“How to Train Your Dragon 2” is all fans of the original were hoping and has a good shot at being not just the best animated film of the year but one of the best in any category and for any age. The visuals are stunning, with thrillingly vertiginous 3D swoops and soars as the human characters fly on their dragons. And sorry about this #tfios fans, but this film has the tenderest love scene in theaters right now, and an exquisitely beautiful song called “The Dancing and the Dreaming,” with lyrics by Shane MacGowan and music by Jon Thor Birgisson and John Powell.
It gets off to a joyous, roller coaster-y start, with our old friends Hiccup (Jay Baruchel) and his best friend/sidekick, Toothless the dragon, who may be the last of his breed. Five years have passed since Hiccup taught the proud Vikings of his cold and stony town of Berk that dragons are to be cherished, not hunted. Hiccup’s burly father Stoick (Gerard Butler) is now very proud of his son, but does not always listen to him. Stoick wants Hiccup to follow him as leader of the community. But Hiccup is something of a loner, and would rather explore with Toothless and work on his maps than speak to the crowd or make decisions about what they should do. Hiccup’s girlfriend, Astrid (America Ferrara) is sympathetic. And she is pursuing her own dream, as we see in a rolicking, thrilling, and hilarious dragon race as the movie opens, part Quidditch, part mayhem. The Berkians may have a new appreciation and respect for dragons, but sheep, not so much.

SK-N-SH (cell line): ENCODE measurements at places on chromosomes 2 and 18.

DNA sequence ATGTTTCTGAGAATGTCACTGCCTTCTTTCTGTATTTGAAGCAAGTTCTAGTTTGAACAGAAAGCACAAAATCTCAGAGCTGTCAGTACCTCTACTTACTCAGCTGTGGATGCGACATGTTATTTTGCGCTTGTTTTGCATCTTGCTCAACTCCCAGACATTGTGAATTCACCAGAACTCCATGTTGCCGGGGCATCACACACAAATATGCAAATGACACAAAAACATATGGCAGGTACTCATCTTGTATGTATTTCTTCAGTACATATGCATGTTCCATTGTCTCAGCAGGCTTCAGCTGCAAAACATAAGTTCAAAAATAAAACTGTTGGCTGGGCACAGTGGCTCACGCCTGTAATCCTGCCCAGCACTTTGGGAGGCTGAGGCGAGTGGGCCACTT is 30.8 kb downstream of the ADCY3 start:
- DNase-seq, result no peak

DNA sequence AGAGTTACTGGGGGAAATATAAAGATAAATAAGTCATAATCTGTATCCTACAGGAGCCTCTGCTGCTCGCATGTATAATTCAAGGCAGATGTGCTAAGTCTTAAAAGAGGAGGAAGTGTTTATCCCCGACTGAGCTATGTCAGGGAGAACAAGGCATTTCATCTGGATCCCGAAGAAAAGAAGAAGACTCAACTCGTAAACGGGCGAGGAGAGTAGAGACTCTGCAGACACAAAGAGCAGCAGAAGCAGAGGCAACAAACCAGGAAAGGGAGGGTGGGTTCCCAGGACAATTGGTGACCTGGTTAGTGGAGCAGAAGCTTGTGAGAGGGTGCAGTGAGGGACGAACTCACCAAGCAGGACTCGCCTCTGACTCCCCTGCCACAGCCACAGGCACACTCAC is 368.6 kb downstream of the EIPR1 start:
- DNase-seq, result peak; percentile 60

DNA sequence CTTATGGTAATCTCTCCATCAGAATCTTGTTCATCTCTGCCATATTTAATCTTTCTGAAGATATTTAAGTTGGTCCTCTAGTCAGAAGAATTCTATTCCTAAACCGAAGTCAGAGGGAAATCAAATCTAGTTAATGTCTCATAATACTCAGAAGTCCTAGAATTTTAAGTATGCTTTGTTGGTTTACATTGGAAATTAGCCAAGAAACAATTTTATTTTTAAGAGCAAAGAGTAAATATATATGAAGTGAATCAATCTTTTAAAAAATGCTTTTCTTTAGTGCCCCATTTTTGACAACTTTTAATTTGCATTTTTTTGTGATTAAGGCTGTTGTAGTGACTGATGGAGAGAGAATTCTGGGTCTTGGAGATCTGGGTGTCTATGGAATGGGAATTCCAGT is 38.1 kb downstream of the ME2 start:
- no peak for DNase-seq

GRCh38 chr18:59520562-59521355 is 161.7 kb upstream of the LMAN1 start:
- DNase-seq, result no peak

Things get complicated quickly as two new characters appear. Drago (Djimon Hounsou) is a fierce and cruel villain, “a madman without conscience or mercy,” who is assembling a dragon army to attack Berk. And Hiccup’s travels lead to the discovery of Valka (Cate Blanchett) who is something of a dragon whisperer, a Jane Goodall of flying reptiles, who lives in a dragon sanctuary. Both have a history with Berk and with Stoick.
Advances in technology have made it possible to have more characters and more interactivity. Hundreds of figures appear on screen at a time including a fabulously imaginative flock of dragon babies and an ominous invading army. There are new striking effects like light on ice that give the images a gorgeous luminosity. One of the best developments comes from the animators’ having some fun with scale. To say more would be to spoil the surprise.
The story is endearingly true-hearted despite a few bumps. Ruffnut (Kristin Wiig) is unnecessarily mean to the two guys who have crushes on her (and to pretty much everyone else), and it is disappointing to see her take one look at Eret’s muscular arms and collapse into a exaggerated goo-goo-eyed crush. It was so painfully retro I kept expecting some sort of twist. The theory behind the source of the greatest threat is a bit wobbly, making the resolution less satisfying than it should be.
But these are minor compared to the sumptuousness of the story and power of the connection between the appealing Hiccup and Toothless and between Hiccup and the audience. What gives this story its power is not how beautiful it is, but how real it feels.
Parents should know that this film has action-style violence with battles, human and animal characters in peril, a very sad parental death, and brief potty humor. A strength of the film is the portrayal of strong, brave, and capable female and disabled characters and a very brief, subtle suggestion that one of them is gay.
Family discussion: What did Hiccup discover about himself? How is Hiccup like his father and his mother? What does Drago want?
If you like this, try: the first movie and the television series “Dragons: Riders of Berk”